By: Sarah Gold Anzlovar, MS, RDN, LDN
Following a plant-based diet offers many health benefits, but it’s good to know some of the challenges so you can proactively mitigate ‘em. I always encourage plant-based eaters to pay attention to nutrients and mineral intake. Some nutrients are less abundant in plant-based diet, so getting everything you need from a plant-based diet requires some planning.
Iron helps transport oxygen around the body and plays a role in cell growth and energy metabolism. There are two types of iron found in food: heme, from meat, poultry, and fish;and non-heme found in beans, legumes, and some vegetables. While both forms of iron can provide you with what you need, non-heme iron isn’t as easily absorbed by the body, so it’s recommended that vegans and vegetarians consume up to 2 times more iron-rich foods than omnivores.
The other challenge with iron absorption? Many plant foods that are rich in iron also contain phytates. Phytates have been shown to reduce iron absorption (how’s that for a double whammy?). Try soaking, sprouting, or cooking beans, grains, and seeds to reduce phytate levels, which may help with iron absorption.
One final helpful hint: vitamin C can also enhance the absorption of iron. Consider pairing vitamin C-rich foods like citrus fruits, tomatoes, and red bell peppers with iron-rich foods.
Don’t forget, the best plant-based sources of iron include lentils, tofu, kidney beans, chickpeas, and cashews.
Important for bone health, nerve function, and muscle contraction, calcium is one of the essential minerals. While many people rely on dairy to meet their calcium needs, calcium is also found in some plant foods such as fortified tofu, spinach, and broccoli. If you drink or cook with plant-based milks, try ones fortified with calcium as well.
Vitamin D is an important nutrient for bone health and some emerging research has linked it to cardiovascular health. The best source of vitamin D is the sun, but that comes with other riks, so it’s important to consume it via your diet, too!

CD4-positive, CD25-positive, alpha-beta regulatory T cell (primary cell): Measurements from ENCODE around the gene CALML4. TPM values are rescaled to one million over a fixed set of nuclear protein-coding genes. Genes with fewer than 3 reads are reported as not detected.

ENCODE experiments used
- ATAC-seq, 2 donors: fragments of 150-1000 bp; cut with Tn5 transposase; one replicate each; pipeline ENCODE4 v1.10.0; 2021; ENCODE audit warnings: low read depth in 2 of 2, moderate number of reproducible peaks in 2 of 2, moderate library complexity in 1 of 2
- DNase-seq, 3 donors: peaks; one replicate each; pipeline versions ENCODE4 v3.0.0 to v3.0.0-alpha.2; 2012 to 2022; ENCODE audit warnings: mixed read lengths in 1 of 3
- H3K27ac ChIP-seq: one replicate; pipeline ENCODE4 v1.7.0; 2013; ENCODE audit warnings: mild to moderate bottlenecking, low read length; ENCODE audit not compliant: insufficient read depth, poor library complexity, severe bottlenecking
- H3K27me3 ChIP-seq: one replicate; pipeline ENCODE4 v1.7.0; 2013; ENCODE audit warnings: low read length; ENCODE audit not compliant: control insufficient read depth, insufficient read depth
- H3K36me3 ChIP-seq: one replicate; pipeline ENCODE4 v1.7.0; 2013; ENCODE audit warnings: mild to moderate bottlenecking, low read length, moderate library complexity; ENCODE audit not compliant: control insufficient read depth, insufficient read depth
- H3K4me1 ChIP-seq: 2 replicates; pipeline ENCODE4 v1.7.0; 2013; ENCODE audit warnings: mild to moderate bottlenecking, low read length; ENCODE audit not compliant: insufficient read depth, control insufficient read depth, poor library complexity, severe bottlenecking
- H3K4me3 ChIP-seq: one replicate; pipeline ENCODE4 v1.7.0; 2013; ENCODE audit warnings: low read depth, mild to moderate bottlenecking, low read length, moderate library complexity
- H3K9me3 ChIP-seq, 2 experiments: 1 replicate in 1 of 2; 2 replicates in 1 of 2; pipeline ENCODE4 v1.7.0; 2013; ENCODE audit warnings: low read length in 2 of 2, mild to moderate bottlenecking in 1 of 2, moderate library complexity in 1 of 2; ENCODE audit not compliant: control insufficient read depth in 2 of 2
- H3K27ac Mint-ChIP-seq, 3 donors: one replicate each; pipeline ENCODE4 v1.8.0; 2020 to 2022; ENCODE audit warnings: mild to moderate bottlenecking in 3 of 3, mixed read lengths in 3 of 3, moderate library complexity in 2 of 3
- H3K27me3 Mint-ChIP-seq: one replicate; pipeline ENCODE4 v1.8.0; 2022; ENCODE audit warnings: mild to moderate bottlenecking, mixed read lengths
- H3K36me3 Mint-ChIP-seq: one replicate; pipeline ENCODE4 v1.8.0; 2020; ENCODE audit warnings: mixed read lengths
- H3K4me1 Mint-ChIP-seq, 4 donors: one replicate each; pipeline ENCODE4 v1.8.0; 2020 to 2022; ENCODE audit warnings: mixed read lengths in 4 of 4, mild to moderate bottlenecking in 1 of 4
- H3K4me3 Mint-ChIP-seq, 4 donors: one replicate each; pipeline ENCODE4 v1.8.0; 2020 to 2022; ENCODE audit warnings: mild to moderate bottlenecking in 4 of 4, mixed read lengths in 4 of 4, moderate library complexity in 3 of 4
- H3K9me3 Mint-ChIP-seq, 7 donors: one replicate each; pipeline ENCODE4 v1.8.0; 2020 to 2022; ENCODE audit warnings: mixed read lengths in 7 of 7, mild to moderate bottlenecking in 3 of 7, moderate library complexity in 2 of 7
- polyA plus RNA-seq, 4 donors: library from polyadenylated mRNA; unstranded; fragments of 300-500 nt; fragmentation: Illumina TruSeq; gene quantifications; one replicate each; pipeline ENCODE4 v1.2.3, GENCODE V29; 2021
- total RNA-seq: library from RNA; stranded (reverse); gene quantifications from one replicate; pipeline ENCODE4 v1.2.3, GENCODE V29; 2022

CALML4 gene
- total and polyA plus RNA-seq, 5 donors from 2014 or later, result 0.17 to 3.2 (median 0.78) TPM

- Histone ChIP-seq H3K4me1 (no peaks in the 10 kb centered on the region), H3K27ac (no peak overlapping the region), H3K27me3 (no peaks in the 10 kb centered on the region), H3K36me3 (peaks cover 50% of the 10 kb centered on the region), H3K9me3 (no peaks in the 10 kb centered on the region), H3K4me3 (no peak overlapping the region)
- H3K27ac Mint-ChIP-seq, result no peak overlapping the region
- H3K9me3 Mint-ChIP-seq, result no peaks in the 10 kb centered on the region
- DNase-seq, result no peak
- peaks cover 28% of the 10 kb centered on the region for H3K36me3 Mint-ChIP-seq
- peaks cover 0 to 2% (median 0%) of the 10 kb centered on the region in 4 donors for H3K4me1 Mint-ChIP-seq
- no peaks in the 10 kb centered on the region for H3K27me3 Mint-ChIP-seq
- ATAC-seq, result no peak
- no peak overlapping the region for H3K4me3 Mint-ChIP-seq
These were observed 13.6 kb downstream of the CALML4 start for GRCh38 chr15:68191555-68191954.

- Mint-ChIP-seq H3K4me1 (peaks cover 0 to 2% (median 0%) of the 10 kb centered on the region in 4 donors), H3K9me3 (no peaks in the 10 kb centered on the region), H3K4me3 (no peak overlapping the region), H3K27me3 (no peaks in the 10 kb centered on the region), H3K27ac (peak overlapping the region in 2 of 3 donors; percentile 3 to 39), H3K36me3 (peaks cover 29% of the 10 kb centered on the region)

While people who eat a flexitarian diet can also get vitamin D from some foods, there are very few plant-based foods that offer any vitamin D. Fortified plant milks and mushrooms exposed to vitamin D provide a small amount, but taking a supplement may be the best option if you don’t spend time in the sun year-round. And, don’t forget to have your doctor check your blood levels before starting a supplement (it’s just good practice)!
This vitamin plays a major role in metabolizing nutrients, DNA generation, red blood cell formation, and nerve function. But here’s the challenge: the main dietary source of B12 is animal foods. So, if you follow a vegan diet, this is one vitamin you should absolutely pay attention to!
Some foods are fortified with B12 such as plant milks, some plant-based “meats.” Nutritional yeast also touts itself as a good source of B12, but not all brands are fortified with the vitamin, so pay close attention! Ultimately, if you follow a vegan diet, ask your doctor or registered dietitian if a supplement makes sense for you.
Omega-3 Fatty Acids
The recommended dietary intake of omega-3s for adults emphasizes the need for ALA (ALA is one particular type of omega-3 fatty acid found in a variety of foods). The best plant-sources of ALA include walnuts and chia, hemp, and flax seeds, so aim to eat these foods daily.
There are two other types of Omega-3 fatty acids: EPA and DHA. These types of omega-3 fatty acids have been linked to better cardiovascular health, brain health, and lower levels of inflammation. But, EPA and DHA are only found in fish and marine algae. If you are concerned about getting enough, there are vegan EPA and DHA supplements, but the research on the benefits of omega-3 supplements is conflicting, so aim to get most of your omega-3s from nuts and seeds.
The Bottom Line
A well-planned plant-based diet can provide most of your nutrient needs, but there may be cases where a supplement is useful. Always check with your doctor before starting a new supplement. If you’re concerned about meeting your needs, working with a registered dietitian who specializes in plant-based eating can help you maximize your nutrient intake.
Sarah holds a Bachelor’s degree in Business Administration and Marketing from The George Washington University and a Master of Science in Nutrition Communication from Tufts University’s Friedman School of Nutrition Science and Policy. She completed her Dietetic Internship at Brigham and Women’s Hospital, a Harvard University teaching hospital in Boston, MA.
When not in the kitchen, you can find Sarah seeking out the latest restaurant opening, teaching indoor cycling, running, training for triathlons, or hiking or skiing with her husband, son, and golden retriever pup.